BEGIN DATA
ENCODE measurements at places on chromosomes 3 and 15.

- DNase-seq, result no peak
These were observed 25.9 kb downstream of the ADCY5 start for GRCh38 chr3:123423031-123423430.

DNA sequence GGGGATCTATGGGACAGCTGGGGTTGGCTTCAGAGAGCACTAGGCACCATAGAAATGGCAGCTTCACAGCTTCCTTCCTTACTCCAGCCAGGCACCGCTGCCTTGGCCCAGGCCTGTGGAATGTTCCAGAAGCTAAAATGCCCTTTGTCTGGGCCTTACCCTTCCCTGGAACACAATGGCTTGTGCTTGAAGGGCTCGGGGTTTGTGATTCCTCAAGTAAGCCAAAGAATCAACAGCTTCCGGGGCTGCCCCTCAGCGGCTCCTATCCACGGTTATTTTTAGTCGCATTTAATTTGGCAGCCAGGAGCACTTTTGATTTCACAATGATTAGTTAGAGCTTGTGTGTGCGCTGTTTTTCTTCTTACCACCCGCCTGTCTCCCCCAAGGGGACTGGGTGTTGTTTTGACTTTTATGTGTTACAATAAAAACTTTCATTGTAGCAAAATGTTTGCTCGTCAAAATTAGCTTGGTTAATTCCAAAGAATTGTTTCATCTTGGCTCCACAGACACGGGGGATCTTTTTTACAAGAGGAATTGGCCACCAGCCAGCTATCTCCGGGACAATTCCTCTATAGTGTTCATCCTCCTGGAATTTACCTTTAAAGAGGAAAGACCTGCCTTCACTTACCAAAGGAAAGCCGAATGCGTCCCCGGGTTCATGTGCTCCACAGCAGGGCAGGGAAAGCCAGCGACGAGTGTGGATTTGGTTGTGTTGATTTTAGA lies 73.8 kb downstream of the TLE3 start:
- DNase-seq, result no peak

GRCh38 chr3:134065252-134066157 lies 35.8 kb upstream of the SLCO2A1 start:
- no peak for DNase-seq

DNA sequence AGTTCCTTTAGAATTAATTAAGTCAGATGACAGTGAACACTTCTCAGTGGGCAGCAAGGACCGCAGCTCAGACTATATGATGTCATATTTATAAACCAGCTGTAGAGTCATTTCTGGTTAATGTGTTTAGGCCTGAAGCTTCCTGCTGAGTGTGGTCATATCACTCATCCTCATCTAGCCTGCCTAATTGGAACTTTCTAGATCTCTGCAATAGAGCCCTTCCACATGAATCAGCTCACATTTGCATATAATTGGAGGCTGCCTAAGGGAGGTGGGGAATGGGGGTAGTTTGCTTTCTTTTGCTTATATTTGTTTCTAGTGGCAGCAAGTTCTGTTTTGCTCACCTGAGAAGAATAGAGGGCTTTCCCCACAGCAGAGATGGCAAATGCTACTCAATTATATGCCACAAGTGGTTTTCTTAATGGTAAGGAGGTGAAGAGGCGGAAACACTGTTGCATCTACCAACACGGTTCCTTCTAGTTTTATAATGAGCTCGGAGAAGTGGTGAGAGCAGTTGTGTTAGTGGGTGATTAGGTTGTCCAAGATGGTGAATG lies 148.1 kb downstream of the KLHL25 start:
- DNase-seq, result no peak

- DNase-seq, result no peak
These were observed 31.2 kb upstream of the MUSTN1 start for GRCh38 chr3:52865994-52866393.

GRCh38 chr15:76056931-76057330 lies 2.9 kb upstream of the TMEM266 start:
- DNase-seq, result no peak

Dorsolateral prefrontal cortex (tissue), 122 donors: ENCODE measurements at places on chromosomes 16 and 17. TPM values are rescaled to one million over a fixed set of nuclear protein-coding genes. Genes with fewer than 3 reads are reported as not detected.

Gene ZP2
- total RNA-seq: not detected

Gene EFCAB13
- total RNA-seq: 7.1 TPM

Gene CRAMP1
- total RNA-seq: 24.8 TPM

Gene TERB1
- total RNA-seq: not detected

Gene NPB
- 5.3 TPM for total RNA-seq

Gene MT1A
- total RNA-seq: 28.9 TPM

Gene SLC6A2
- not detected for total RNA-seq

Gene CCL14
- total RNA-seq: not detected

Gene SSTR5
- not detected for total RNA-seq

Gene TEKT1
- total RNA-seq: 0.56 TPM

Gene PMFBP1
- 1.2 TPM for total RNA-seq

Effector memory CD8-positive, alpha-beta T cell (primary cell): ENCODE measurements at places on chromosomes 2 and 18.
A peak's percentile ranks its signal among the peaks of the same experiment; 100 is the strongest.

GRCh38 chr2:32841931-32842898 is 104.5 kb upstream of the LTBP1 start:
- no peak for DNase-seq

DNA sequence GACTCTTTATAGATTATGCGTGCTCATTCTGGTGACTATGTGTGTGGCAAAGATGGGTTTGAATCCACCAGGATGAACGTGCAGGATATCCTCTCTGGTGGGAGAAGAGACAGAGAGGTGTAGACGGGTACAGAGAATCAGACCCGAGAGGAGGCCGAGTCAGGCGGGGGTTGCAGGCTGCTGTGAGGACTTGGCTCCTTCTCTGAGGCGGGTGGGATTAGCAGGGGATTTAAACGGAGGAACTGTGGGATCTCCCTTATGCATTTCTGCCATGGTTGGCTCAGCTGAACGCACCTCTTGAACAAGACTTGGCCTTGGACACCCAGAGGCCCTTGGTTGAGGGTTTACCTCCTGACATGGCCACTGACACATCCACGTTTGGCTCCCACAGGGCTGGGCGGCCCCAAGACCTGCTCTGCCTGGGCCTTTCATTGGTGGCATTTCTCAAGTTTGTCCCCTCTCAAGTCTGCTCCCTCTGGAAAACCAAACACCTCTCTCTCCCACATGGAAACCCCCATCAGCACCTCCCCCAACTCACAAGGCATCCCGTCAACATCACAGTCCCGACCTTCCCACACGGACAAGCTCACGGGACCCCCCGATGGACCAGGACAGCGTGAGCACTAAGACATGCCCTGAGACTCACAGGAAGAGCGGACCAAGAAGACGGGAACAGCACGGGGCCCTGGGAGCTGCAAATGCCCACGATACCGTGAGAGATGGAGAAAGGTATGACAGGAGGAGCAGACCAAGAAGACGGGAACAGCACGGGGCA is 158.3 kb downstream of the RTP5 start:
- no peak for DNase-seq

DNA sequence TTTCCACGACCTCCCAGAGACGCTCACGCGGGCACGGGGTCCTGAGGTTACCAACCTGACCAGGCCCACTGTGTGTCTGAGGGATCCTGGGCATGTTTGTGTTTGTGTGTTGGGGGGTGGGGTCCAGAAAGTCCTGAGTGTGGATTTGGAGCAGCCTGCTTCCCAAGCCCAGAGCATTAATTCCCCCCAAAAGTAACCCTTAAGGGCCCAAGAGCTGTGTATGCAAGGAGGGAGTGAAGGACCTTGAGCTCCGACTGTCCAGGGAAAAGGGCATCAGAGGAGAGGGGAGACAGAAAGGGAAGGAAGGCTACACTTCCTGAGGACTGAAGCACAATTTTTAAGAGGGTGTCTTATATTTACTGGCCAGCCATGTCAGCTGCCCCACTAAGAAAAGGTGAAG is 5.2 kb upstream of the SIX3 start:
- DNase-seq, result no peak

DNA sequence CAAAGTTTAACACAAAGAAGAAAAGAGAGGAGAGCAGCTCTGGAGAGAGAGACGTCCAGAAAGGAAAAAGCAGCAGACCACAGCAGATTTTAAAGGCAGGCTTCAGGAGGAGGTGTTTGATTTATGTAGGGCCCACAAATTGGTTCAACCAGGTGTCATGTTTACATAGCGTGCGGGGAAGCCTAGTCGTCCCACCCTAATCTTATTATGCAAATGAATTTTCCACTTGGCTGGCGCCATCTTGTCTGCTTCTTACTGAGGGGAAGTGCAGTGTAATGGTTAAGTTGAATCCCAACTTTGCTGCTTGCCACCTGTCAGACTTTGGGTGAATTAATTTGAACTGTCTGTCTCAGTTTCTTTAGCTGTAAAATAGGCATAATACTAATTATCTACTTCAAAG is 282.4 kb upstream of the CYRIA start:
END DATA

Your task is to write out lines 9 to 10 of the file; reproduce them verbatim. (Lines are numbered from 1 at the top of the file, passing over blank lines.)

- DNase-seq, result no peak

- DNase-seq, result no peak